Cathay Pacific walked the talk

Cathay Pacific

Cathay Pacific Airways has stopped shipping unsustainably sourced sharks and shark-related products as cargo. The airlines believes that it is inconsistent with its commitment to  sustainable development. So I digged in the company’s mission/vision statements. And guess what, one of the lines state:

“We are a socially and environmentally responsible company”

Saying no to business because of concern for the environment and more importantly because of its values, is what the companies need to do more of. Walking the talk is a good thing to strive for, but difficult to do.

But it must be admitted that Cathay didn’t have this awakening on its own. Pressure from the environmental groups and various organizations forced the airline to make the change (one of the findings of GlobeScan/SustainAbility survey that companies trust NGO’s most in judging a company’s sustainability performance). And changed it did…particularly stating that this act of theirs is

“…inconsistent with its commitment to  sustainable development”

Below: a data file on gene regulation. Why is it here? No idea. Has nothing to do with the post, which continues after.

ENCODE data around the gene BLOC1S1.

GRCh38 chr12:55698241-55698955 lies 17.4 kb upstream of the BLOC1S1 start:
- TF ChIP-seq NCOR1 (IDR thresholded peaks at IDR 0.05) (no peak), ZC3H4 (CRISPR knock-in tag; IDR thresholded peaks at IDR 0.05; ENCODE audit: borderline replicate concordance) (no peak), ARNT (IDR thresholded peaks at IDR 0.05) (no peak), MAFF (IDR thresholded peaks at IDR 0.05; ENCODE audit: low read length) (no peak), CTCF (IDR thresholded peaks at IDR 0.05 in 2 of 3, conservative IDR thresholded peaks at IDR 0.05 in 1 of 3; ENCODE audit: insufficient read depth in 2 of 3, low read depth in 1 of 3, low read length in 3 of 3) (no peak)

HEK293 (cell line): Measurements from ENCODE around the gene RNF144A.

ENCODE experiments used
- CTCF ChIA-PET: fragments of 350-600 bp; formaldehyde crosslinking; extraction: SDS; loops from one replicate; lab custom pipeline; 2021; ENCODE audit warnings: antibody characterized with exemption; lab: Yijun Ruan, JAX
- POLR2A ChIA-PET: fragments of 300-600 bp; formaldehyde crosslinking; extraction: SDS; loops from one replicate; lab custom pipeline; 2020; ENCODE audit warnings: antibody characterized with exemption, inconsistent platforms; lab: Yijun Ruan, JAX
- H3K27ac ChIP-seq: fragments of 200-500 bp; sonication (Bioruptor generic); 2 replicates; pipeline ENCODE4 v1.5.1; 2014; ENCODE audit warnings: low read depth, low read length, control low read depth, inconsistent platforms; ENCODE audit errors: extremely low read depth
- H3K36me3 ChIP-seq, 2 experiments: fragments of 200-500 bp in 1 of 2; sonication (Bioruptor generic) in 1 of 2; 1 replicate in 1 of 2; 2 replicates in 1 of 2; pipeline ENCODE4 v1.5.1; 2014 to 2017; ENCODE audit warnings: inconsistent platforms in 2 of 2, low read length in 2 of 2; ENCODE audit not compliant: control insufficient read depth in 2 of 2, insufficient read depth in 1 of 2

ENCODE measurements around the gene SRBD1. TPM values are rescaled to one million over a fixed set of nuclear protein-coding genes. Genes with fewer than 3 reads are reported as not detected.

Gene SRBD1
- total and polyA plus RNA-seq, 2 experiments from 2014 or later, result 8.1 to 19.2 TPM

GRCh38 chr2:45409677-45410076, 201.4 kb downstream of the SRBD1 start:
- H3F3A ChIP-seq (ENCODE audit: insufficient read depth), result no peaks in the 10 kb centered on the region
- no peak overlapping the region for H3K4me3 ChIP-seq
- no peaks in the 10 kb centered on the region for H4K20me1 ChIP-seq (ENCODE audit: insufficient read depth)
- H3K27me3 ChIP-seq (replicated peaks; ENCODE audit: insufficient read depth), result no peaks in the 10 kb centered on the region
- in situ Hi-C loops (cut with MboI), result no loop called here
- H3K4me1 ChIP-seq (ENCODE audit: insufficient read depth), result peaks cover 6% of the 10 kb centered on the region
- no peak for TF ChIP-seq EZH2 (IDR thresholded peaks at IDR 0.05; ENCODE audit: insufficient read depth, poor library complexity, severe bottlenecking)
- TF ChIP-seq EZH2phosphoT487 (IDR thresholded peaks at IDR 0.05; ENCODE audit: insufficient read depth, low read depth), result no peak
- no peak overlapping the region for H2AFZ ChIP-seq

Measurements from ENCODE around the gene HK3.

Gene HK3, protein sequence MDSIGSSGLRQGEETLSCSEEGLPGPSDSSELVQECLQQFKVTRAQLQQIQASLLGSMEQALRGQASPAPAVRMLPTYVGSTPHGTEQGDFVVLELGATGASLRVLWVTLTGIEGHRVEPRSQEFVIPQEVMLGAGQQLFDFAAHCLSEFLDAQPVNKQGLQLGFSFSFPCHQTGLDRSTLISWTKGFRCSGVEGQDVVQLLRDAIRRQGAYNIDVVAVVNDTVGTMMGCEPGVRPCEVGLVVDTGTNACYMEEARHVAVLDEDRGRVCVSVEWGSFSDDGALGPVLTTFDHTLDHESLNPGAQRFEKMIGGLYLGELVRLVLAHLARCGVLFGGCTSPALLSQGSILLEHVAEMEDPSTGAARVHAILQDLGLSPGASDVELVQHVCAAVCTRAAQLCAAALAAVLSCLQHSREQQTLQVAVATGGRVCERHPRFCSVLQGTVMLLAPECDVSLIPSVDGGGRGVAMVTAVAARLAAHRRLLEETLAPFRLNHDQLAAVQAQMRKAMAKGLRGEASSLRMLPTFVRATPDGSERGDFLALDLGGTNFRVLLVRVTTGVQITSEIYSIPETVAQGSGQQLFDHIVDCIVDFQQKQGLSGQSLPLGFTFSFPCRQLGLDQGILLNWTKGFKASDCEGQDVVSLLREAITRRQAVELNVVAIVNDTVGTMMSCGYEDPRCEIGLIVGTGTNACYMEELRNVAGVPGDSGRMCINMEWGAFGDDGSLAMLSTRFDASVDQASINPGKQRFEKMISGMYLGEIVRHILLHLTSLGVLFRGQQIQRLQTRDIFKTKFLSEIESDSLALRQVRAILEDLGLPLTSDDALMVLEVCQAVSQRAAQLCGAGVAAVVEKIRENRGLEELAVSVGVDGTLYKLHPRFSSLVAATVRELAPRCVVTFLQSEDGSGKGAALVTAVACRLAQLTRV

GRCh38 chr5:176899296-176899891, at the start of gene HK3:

This is where the company has scored high putting the responsibility on itself. It actually based its decision on scientific research provided by the International Union for Conservation of Nature (IUCN). The IUCN is an organisation that provides a neutral forum for governments, NGOs, scientists, business and local communities to find pragmatic solutions to conservation and development challenges.

Read more about it straight from the company’s Cargo Director, Nick Rhodes…here

Here’s a list of Cathay Pacific’s sustainability achievements:

  • One of the first companies to monitor environmental performance and publicize the relevant reports (1997)
  • In 2007, initiated FLY greener, the first carbon offset scheme by an Asian airline
  • Uses biodegradable plastic bags inflight
  • Reports its emissions (15,851 thousand tonnes CO2 emitted in 2011)
  • Maximizes efficiency through operational efficiency drives and fleet development
  • Supports carbon trading schemes
  • 3rd year on FTSE4Good Global Index

Here’s a link to Cathay’s GRI checked A+ Sustainable Development Report for 2011

You can read and know all about the Cathay’s committment towards sustainability, but the fact is that before it stopped carrying, it carried 300 tonnes/year of the products concerned…which constitutes only a small portion of the shark fin trade. Earlier The Peninsula and Shangri-la hotel chains also stopped serving shark’s fin.

An endangered species deserves a bit more than that. Well, the talk has been walked and I sure hope it will be joined by many more.

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(Photo credit: Simon_sees)

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